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Forging links across the cultural divide

IT WAS during last year's football World Cup that Cathy Gillespie, head of Stewart Headlam Primary, realised she had a problem. An eight-year-old boy scored a goal during a playground kick-about and being from a Brazilian Catholic background, crossed himself to celebrate.

In the east London school where around 360 of the 380 pupils are from a Muslim, Bangladeshi, background, that simple act had unwelcome consequences. "The Bengali children went absolutely crazy," said Mrs Gillespie. "They were already revved up because of the World Cup.

The challenge of integrating faiths in east London is reflected nationwide, the Primary Review interim report indicates.

"Religion is an inescapable element in the cultural melting pot," the report says. "Teachers spoke of the difficulty of balancing inclusion and shared values with respect for different faiths and cultures."

Now Stewart Headlam is taking part in a government-funded links project with St Elizabeth Catholic Primary where children are from white English, African, Afro-Caribbean, South-American and east and west-European families.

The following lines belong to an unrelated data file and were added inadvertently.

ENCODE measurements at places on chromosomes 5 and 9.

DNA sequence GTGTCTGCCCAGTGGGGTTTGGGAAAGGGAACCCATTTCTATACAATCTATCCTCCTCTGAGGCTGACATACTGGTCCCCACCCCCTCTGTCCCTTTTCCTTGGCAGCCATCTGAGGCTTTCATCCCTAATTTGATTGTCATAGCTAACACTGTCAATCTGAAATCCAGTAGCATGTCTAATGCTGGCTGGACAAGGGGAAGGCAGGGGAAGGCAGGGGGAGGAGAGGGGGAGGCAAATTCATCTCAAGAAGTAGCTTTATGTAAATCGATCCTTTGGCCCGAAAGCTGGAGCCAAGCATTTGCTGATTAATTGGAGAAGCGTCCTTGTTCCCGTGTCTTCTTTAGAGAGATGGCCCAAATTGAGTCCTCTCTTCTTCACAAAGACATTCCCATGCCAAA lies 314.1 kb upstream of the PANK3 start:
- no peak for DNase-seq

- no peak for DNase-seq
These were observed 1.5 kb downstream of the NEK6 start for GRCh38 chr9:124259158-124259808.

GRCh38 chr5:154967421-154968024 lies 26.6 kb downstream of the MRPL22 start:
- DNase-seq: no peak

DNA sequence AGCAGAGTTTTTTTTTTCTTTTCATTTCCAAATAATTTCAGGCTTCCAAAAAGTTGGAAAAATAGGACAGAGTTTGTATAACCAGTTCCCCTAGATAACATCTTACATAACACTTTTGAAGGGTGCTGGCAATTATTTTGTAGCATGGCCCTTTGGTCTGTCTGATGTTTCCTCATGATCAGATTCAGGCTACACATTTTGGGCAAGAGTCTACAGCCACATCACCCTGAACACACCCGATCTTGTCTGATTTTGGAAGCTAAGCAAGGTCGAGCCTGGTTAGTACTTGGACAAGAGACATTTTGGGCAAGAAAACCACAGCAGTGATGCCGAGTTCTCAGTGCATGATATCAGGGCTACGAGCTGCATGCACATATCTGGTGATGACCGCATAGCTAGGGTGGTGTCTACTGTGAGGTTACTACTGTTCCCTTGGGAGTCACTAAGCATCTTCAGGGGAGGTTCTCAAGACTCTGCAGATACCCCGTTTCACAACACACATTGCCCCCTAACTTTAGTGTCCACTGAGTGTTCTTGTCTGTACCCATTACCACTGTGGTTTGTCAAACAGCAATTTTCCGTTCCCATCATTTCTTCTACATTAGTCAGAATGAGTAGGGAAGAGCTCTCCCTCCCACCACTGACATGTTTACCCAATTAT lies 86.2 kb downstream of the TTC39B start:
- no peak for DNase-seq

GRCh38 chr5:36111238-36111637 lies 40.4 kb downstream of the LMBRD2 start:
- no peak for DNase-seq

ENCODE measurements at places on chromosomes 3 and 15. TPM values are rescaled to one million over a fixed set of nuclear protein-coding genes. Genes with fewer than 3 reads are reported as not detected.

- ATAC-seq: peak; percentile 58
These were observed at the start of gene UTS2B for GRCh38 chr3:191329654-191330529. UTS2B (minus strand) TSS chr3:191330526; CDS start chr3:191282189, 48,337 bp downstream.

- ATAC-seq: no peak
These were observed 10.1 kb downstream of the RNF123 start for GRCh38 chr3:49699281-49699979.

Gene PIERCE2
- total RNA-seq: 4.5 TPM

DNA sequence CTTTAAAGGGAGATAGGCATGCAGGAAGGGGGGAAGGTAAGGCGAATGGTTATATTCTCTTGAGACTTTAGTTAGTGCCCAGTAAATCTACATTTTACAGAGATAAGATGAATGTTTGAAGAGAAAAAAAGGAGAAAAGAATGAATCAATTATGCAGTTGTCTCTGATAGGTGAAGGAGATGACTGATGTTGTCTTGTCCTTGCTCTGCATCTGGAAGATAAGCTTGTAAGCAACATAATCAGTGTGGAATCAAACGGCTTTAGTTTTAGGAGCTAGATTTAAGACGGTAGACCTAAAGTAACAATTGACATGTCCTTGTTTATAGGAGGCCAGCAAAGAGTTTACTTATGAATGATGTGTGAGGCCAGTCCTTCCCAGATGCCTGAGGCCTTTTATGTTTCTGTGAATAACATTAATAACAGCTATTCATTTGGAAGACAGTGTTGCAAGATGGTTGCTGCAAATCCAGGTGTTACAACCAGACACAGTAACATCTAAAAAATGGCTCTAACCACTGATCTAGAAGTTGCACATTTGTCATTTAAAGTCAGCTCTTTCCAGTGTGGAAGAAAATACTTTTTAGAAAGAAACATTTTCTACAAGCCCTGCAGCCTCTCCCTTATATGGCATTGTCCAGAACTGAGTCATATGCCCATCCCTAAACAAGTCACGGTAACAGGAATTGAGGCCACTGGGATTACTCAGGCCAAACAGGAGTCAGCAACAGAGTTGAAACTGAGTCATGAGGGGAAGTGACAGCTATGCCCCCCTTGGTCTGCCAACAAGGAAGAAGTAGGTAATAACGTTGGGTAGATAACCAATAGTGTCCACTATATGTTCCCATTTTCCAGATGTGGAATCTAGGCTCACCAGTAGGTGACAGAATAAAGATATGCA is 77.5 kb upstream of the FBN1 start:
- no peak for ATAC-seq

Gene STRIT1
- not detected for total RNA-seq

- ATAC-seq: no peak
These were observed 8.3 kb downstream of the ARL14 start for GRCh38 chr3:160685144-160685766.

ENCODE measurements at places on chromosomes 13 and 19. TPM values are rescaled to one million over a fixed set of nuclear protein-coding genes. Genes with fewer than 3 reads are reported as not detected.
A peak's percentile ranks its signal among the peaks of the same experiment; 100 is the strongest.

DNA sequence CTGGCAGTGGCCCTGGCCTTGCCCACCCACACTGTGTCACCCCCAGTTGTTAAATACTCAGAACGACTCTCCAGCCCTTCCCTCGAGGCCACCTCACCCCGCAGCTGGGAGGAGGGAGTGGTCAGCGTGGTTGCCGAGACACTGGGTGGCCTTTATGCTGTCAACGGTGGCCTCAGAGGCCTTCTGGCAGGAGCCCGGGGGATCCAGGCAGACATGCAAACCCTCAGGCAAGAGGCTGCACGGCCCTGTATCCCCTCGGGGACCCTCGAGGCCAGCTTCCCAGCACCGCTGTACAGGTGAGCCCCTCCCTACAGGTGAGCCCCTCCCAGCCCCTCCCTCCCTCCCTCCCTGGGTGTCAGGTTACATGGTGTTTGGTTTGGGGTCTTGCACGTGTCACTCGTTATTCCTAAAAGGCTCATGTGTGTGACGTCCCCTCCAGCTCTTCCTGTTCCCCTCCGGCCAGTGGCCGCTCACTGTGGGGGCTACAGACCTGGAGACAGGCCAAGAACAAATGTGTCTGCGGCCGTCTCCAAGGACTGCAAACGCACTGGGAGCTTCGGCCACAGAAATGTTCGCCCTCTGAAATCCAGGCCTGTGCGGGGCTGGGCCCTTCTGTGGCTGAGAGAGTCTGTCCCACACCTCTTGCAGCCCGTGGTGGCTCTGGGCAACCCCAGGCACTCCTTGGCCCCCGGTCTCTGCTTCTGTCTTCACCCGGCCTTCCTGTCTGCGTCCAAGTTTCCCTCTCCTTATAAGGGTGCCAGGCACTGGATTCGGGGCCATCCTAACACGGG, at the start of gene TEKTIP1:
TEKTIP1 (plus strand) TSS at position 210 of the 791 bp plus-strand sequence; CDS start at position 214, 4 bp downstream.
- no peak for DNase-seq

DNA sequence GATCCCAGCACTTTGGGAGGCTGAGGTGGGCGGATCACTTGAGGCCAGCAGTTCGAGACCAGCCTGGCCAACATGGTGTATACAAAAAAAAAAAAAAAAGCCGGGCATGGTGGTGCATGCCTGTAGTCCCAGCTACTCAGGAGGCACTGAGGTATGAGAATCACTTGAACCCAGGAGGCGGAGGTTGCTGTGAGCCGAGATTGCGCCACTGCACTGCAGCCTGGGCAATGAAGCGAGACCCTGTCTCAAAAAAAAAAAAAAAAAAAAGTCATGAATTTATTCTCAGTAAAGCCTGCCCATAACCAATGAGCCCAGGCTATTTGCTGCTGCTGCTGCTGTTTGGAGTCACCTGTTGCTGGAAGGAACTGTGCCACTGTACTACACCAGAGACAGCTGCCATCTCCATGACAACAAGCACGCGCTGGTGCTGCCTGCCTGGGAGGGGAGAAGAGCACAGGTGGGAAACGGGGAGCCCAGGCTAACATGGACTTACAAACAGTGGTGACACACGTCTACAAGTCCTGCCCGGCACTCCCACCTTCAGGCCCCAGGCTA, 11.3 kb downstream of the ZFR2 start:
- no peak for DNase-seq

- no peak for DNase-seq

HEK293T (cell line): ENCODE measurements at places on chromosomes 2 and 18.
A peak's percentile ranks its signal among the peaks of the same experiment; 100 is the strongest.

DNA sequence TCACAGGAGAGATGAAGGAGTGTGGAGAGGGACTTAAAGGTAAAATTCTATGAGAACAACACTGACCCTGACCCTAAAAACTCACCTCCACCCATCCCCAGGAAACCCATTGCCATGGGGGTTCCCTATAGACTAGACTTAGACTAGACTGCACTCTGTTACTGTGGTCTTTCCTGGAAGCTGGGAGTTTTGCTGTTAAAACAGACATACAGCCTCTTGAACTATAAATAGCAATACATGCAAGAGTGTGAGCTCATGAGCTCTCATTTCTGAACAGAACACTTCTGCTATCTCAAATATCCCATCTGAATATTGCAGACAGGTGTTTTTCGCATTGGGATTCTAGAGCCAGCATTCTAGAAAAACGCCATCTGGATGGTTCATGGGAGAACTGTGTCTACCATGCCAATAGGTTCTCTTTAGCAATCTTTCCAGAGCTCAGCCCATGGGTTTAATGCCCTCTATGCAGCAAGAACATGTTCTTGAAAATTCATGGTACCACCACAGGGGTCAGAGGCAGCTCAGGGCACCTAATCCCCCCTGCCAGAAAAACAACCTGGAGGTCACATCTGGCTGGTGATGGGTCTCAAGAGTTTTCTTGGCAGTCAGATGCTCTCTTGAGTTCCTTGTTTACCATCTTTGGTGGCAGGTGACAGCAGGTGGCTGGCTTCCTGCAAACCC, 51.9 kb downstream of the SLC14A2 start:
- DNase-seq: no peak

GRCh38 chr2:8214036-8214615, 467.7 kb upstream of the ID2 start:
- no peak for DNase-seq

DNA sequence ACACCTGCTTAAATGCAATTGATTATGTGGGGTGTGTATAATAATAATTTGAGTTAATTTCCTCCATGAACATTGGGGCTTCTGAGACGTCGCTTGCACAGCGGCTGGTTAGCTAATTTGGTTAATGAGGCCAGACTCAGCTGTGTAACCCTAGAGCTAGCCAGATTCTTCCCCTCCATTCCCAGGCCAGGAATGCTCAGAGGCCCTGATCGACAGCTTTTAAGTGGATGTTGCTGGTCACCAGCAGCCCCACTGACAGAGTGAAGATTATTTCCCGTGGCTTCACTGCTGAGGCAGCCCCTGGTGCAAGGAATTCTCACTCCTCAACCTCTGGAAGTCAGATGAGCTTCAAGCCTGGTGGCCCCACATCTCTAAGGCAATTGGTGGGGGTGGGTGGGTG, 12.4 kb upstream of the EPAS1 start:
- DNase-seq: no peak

The two schools are only a mile apart. But Mrs Gillespie said many of her pupils had never ventured outside the Collingwood estate in Whitechapel which Stewart Headlam serves. "The scheme has broadened their horizons," she said. "They didn't know many people from other communities before."

The Government has provided pound;3 million for three further pilots.

School linking began in 2002 in Bradford, where riots had sparked fears that the increasingly mono-cultural nature of the city's schools was causing different communities to lead parallel, separate lives.


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